Talia Krainc is a freshman at Princeton. She was born in Boston, MA and moved to Chicago, IL when she was 14 years old. The idea behind the film came from her experiences in switching schools multiple times, which often created a sense of instability. The difference between Princeton and her previous moving experiences, however, was the foundation that Princeton provides through its array of resources for all different interests which offered room for both self-exploration and self-clarity. She would like to thank Dana Iverson for agreeing to be the subject of her film and believing in her throughout the filming process.​


William Lin ’20 – a single word.

Honorable Mention

Last summer, I stumbled upon a short cinematic film on YouTube. Watching one film led to another, and I found myself falling in love with the craft, spending hours studying photography and cinematography tutorials. Nowadays, I spend my free time on campus with my camera in hand, taking pictures of friends and creating short films (such as my submission for Unforgettable Princeton!). My Unforgettable Princeton submission was directly inspired by a memorable conversation I had with an old friend during last year’s spring break.

Grace Link ’21 – Acting Chekhov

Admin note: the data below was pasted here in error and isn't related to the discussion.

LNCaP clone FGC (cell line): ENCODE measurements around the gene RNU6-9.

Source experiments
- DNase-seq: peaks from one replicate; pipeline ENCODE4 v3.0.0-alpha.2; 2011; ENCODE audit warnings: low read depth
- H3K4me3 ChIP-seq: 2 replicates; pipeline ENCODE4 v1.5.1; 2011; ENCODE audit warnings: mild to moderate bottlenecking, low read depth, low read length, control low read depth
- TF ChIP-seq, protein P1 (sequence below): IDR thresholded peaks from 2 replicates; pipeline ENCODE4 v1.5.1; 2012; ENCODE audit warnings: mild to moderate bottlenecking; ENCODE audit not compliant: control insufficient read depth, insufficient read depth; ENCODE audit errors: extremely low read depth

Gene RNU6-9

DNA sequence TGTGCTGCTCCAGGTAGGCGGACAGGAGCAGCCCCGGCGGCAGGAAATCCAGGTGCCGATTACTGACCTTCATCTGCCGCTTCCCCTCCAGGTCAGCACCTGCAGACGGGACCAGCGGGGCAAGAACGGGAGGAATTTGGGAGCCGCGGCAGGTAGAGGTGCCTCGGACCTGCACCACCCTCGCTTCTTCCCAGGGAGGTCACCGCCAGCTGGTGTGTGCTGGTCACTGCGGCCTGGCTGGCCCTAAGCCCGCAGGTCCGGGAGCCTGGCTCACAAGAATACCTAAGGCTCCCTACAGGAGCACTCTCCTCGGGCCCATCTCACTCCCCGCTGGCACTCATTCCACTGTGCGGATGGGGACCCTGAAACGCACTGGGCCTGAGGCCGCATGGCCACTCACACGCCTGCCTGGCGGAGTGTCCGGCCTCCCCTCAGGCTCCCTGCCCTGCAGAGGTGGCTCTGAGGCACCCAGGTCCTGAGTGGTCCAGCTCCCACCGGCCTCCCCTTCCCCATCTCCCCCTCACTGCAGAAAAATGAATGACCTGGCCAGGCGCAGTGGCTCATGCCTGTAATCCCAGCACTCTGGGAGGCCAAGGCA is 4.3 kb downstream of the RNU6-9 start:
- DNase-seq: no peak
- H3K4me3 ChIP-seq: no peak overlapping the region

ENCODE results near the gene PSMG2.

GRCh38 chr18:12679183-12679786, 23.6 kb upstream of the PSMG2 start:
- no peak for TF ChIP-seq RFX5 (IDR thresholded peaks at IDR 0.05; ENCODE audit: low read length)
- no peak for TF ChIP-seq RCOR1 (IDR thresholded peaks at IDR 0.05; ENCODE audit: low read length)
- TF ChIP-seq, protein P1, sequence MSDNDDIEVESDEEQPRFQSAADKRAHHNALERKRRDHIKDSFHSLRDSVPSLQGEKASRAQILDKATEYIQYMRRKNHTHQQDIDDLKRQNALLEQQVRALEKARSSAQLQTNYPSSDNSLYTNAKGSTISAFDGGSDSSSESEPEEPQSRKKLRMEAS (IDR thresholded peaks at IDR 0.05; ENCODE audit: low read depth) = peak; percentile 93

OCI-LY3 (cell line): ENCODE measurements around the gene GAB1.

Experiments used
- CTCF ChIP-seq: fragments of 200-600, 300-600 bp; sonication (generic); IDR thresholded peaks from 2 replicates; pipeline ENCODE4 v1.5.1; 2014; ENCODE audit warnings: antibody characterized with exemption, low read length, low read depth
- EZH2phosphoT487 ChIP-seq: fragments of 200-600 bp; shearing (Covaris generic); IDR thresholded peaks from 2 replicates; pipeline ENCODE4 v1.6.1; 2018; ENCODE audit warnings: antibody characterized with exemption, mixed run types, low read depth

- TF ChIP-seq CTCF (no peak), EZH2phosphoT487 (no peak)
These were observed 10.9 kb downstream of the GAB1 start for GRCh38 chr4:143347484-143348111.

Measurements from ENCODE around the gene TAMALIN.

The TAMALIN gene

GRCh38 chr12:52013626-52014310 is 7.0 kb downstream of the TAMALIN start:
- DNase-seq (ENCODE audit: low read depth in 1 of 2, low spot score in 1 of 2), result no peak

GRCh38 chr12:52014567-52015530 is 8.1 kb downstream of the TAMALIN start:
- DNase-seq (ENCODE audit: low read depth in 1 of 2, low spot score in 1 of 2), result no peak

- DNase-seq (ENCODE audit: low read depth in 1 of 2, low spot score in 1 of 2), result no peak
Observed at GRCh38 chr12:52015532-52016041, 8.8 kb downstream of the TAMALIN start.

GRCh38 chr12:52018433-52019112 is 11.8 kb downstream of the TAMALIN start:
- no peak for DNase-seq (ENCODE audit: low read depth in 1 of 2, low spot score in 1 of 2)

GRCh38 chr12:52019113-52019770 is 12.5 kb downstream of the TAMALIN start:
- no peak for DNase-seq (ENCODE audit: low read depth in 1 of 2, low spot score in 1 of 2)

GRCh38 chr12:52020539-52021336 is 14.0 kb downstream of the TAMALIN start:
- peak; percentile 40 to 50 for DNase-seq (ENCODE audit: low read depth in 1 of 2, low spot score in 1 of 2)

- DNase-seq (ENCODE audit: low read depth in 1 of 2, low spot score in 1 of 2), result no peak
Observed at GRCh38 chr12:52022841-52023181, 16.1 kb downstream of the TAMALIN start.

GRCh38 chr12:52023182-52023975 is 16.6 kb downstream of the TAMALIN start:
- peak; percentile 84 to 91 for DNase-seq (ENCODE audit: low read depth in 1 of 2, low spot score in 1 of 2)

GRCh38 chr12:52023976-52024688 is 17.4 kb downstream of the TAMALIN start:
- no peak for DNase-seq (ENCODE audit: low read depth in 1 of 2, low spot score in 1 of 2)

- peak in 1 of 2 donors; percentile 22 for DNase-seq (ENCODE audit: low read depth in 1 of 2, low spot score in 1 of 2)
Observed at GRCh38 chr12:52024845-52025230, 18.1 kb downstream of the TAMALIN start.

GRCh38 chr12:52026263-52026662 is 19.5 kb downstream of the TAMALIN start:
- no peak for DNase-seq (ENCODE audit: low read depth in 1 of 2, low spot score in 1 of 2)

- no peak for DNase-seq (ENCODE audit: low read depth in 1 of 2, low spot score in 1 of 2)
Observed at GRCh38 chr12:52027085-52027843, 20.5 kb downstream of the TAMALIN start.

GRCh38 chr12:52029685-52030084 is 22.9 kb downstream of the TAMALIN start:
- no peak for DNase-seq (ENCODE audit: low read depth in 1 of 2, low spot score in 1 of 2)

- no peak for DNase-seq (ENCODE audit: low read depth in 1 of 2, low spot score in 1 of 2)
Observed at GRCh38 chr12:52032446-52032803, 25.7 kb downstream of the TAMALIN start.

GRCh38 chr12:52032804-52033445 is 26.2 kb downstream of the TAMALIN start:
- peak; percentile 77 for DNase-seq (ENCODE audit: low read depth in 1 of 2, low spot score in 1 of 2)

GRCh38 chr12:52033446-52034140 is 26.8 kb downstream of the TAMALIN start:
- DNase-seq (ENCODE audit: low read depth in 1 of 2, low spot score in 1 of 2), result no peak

Honorable Mention

Grace Link is an actress, screenwriter and budding filmmaker who is likely to concentrate in Ancient Greek with certificates in the Visual Arts Department. Grace was brought up in London where she acts professionally. She made her West End debut aged 11 in Sir Trevor Nunn’s production of ‘A Little Night Music’ and most recently filmed roles in Season 2 of PBS’s VICTORIA and upcoming feature FIGHTING WITH MY FAMILY.  On campus, Grace presents the recurring ‘Backstage on Broadway’ segment for PRINCETON TONIGHT.

About the Video

In Spring of 2018, the acclaimed French Actor and Director Guillaume Gallienne taught a one-off Chekhov masterclass. I had the privilege of being chosen to take part in this workshop. We meet twice a week to craft some of the most poignant scenes in Chekhov. We do not treat this class as a means to an end in a final performance, or receive any class credit, our intentions are purely to grow as performers and humans through the material. Being around this group of actors who just want to work has been so humbling. I have had the privilege of learning Nina’s final monologue in The Seagull and with Guillaume’s direction I have been transformed as an actor. It has been an unforgettable experience.

We are showcasing some of our work later this semester in the Lewis Center.

Inspiration for this video was taken from the ‘Masterclass’ course trailers.

Erika Anderson ’15 – Unforgettable Princeton

Honorable Mention

I graduated in 2015, a major in the English department, a member of Princeton Christian Fellowship, an apprentice in Teacher Prep. Lately, I have been thinking about what brought me joy during that time: building friendships, reading poetry, and seeing the towpath decked in daffodils to name just a few. These memories mean more than I can express; however, the good tends to make us forget the demanding reality for Princeton students. After college, instead of forgetting or pretending about the challenges, I started to reflect on my experience honestly. That freedom allowed me to learn from the difficult, understand the blessings, feel incredibly thankful, and value moments like the one that inspired my “Unforgettable Princeton” story.